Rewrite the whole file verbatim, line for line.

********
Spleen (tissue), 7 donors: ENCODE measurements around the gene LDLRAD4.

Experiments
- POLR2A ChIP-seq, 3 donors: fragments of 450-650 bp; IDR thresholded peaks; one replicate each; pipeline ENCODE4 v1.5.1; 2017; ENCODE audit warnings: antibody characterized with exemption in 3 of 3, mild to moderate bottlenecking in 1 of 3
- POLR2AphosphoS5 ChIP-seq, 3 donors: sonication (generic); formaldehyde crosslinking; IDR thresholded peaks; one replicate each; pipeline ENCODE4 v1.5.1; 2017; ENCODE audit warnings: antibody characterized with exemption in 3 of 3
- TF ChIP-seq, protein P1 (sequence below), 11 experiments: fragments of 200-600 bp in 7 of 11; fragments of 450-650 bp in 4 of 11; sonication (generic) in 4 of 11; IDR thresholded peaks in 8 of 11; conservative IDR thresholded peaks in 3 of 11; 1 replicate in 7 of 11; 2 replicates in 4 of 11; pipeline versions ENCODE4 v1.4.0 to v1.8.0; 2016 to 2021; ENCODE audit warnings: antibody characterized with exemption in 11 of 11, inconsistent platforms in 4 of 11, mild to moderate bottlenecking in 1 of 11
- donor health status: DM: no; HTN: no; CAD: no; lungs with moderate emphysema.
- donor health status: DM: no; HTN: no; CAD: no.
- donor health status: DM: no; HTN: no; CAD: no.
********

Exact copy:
Spleen (tissue), 7 donors: ENCODE measurements around the gene LDLRAD4.

Experiments
- POLR2A ChIP-seq, 3 donors: fragments of 450-650 bp; IDR thresholded peaks; one replicate each; pipeline ENCODE4 v1.5.1; 2017; ENCODE audit warnings: antibody characterized with exemption in 3 of 3, mild to moderate bottlenecking in 1 of 3
- POLR2AphosphoS5 ChIP-seq, 3 donors: sonication (generic); formaldehyde crosslinking; IDR thresholded peaks; one replicate each; pipeline ENCODE4 v1.5.1; 2017; ENCODE audit warnings: antibody characterized with exemption in 3 of 3
- TF ChIP-seq, protein P1 (sequence below), 11 experiments: fragments of 200-600 bp in 7 of 11; fragments of 450-650 bp in 4 of 11; sonication (generic) in 4 of 11; IDR thresholded peaks in 8 of 11; conservative IDR thresholded peaks in 3 of 11; 1 replicate in 7 of 11; 2 replicates in 4 of 11; pipeline versions ENCODE4 v1.4.0 to v1.8.0; 2016 to 2021; ENCODE audit warnings: antibody characterized with exemption in 11 of 11, inconsistent platforms in 4 of 11, mild to moderate bottlenecking in 1 of 11
- donor health status: DM: no; HTN: no; CAD: no; lungs with moderate emphysema.
- donor health status: DM: no; HTN: no; CAD: no.
- donor health status: DM: no; HTN: no; CAD: no.